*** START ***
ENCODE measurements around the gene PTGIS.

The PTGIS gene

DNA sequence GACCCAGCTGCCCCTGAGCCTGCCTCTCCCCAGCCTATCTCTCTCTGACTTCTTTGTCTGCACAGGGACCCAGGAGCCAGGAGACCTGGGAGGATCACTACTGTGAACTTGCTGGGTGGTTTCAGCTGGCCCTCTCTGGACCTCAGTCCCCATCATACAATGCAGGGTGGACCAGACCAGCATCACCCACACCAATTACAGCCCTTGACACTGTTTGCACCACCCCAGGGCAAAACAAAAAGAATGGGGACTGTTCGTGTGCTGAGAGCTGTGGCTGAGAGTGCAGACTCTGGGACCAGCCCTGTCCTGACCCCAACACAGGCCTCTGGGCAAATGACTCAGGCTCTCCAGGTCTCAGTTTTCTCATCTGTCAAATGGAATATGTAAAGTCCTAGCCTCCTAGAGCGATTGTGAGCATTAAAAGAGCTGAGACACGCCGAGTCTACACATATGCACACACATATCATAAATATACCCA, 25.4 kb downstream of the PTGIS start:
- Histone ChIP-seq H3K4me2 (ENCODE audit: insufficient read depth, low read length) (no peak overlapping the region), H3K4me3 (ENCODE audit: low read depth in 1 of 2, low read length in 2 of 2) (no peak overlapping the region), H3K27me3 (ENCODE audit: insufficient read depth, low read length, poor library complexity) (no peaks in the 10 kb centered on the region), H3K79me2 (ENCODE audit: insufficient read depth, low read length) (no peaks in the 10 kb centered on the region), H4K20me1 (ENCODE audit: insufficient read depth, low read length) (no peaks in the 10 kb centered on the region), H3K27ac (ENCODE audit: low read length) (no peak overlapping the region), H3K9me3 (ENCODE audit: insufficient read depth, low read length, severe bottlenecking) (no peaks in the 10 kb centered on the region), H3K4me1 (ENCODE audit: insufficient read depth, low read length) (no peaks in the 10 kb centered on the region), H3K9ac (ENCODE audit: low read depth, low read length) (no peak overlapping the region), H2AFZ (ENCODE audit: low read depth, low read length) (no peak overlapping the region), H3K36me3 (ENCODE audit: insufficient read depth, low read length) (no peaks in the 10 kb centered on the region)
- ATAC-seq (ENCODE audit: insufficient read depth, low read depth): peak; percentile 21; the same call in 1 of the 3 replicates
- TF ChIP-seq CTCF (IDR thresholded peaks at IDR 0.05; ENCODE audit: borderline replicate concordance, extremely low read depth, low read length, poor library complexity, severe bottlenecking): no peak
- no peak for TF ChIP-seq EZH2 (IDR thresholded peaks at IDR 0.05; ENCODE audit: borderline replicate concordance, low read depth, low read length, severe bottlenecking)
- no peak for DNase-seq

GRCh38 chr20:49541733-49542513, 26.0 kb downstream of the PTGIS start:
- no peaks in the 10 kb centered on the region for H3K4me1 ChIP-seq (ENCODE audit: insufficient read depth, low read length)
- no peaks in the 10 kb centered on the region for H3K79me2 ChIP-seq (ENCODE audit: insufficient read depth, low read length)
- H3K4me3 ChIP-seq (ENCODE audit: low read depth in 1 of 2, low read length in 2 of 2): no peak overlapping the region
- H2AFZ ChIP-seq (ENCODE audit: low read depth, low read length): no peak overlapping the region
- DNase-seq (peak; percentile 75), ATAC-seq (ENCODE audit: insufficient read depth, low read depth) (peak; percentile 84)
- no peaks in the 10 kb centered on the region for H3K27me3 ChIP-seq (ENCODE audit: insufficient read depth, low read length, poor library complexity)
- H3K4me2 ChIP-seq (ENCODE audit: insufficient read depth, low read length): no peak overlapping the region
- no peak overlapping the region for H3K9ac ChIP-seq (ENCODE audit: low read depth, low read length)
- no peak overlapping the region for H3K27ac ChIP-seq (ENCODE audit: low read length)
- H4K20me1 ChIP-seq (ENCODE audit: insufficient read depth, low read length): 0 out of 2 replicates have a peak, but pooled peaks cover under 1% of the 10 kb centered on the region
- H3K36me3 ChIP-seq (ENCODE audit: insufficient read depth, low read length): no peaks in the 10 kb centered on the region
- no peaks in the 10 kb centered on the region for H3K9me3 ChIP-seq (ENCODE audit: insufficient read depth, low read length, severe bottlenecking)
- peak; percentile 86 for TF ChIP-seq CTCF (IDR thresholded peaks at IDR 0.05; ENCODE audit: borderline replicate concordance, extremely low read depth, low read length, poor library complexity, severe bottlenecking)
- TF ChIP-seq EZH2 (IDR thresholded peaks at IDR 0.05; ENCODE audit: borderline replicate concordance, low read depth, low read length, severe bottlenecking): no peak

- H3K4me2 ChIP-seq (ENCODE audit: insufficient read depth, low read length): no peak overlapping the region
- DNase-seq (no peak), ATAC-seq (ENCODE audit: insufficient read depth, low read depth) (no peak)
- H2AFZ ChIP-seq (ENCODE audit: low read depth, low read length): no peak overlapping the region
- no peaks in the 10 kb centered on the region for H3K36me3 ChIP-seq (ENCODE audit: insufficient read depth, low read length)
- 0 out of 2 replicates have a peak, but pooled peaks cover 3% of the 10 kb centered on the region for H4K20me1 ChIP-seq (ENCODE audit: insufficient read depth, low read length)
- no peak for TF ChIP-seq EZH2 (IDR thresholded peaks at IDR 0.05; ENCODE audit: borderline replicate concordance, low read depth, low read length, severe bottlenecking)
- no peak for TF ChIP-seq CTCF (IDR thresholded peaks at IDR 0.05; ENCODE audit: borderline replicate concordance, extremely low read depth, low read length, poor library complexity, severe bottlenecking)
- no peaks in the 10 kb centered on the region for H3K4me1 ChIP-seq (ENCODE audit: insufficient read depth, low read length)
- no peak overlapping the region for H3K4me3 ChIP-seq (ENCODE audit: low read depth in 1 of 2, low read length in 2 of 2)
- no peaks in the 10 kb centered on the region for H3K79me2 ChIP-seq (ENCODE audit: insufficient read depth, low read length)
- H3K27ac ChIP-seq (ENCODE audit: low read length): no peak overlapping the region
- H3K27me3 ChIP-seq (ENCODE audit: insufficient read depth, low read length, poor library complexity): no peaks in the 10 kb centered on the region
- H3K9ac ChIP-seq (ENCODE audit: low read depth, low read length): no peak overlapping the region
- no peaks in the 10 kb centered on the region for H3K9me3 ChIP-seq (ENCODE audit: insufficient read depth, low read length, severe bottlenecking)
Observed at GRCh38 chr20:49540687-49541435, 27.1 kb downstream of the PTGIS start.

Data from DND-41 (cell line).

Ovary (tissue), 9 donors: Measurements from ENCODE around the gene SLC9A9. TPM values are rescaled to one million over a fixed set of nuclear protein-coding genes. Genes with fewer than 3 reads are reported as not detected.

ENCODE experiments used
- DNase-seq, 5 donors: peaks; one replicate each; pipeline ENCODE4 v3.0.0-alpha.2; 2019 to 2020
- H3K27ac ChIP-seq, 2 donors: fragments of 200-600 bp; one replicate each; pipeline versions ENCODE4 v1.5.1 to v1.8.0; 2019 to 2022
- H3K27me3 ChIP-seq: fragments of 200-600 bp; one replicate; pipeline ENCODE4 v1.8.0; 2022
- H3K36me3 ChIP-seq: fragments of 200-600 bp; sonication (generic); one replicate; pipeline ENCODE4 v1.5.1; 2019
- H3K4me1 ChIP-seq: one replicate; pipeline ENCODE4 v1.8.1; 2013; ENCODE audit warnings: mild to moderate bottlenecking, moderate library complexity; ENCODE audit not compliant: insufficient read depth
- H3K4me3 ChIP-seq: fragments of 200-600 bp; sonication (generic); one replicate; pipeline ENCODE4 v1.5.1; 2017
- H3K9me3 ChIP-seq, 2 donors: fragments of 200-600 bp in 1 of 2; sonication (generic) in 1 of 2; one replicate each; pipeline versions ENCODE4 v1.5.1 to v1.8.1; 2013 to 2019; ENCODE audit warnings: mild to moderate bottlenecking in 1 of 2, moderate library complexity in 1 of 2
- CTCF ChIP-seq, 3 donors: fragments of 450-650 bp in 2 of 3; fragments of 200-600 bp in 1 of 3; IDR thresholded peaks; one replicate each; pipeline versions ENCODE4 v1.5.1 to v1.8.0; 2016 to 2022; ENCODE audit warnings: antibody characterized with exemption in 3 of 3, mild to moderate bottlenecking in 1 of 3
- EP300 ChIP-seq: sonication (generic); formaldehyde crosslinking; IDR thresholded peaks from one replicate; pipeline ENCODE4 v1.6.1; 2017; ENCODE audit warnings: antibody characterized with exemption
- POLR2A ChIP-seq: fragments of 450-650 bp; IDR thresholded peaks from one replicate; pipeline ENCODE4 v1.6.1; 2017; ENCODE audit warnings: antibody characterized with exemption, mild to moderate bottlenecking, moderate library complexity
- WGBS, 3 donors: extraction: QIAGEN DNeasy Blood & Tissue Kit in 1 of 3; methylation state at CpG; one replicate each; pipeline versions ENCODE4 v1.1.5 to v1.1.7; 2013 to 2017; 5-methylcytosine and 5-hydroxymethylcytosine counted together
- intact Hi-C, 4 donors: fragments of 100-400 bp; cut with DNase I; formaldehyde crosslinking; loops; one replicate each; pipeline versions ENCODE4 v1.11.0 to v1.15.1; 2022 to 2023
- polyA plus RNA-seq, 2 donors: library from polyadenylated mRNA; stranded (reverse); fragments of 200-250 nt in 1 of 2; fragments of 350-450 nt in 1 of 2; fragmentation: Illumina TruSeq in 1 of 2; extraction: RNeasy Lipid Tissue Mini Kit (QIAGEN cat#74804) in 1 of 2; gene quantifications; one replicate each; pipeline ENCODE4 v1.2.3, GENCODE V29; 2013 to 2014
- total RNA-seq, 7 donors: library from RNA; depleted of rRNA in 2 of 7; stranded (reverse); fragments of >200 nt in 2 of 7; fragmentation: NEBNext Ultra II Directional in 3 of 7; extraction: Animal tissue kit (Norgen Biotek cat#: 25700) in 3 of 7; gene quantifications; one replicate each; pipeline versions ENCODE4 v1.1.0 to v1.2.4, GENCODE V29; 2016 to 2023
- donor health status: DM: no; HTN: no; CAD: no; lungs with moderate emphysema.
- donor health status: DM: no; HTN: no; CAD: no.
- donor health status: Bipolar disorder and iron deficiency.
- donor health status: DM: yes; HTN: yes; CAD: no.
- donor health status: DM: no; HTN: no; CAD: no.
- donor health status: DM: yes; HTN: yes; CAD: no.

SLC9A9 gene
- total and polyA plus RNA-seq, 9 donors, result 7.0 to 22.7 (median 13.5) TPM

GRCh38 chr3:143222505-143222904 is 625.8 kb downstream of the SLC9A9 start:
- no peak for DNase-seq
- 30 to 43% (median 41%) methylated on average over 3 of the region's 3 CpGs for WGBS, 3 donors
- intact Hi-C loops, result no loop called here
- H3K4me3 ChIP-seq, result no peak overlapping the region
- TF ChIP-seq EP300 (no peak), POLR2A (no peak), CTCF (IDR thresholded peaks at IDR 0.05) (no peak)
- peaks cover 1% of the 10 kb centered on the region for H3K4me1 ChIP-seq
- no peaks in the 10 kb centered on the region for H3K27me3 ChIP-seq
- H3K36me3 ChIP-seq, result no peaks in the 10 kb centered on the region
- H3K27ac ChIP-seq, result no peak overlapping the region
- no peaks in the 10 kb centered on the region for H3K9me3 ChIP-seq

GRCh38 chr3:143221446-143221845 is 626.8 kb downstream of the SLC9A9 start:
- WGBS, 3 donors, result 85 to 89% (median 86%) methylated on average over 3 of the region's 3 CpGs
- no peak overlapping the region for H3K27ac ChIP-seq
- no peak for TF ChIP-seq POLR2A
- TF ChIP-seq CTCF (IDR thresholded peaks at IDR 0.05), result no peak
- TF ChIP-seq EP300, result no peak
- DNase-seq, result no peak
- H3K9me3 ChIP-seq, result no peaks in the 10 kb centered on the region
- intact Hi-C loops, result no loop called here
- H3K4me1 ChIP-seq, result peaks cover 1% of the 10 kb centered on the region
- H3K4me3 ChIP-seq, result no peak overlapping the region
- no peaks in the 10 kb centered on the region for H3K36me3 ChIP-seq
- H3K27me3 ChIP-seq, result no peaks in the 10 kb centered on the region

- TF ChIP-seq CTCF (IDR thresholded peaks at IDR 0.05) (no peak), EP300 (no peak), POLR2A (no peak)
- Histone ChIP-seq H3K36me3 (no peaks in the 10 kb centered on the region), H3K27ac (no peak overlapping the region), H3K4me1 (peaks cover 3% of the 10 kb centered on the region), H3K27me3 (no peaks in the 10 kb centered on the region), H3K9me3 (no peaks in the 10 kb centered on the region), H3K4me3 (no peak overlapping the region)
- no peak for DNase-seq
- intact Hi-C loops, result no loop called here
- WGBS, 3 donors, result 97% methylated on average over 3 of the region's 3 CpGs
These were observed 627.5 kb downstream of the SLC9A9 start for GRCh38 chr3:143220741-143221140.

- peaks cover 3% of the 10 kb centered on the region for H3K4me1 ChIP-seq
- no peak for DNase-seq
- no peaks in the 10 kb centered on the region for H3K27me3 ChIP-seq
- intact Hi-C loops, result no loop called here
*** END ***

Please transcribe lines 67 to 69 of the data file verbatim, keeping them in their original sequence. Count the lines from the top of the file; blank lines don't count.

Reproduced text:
- intact Hi-C loops, result no loop called here
- H3K4me3 ChIP-seq, result no peak overlapping the region
- TF ChIP-seq EP300 (no peak), POLR2A (no peak), CTCF (IDR thresholded peaks at IDR 0.05) (no peak)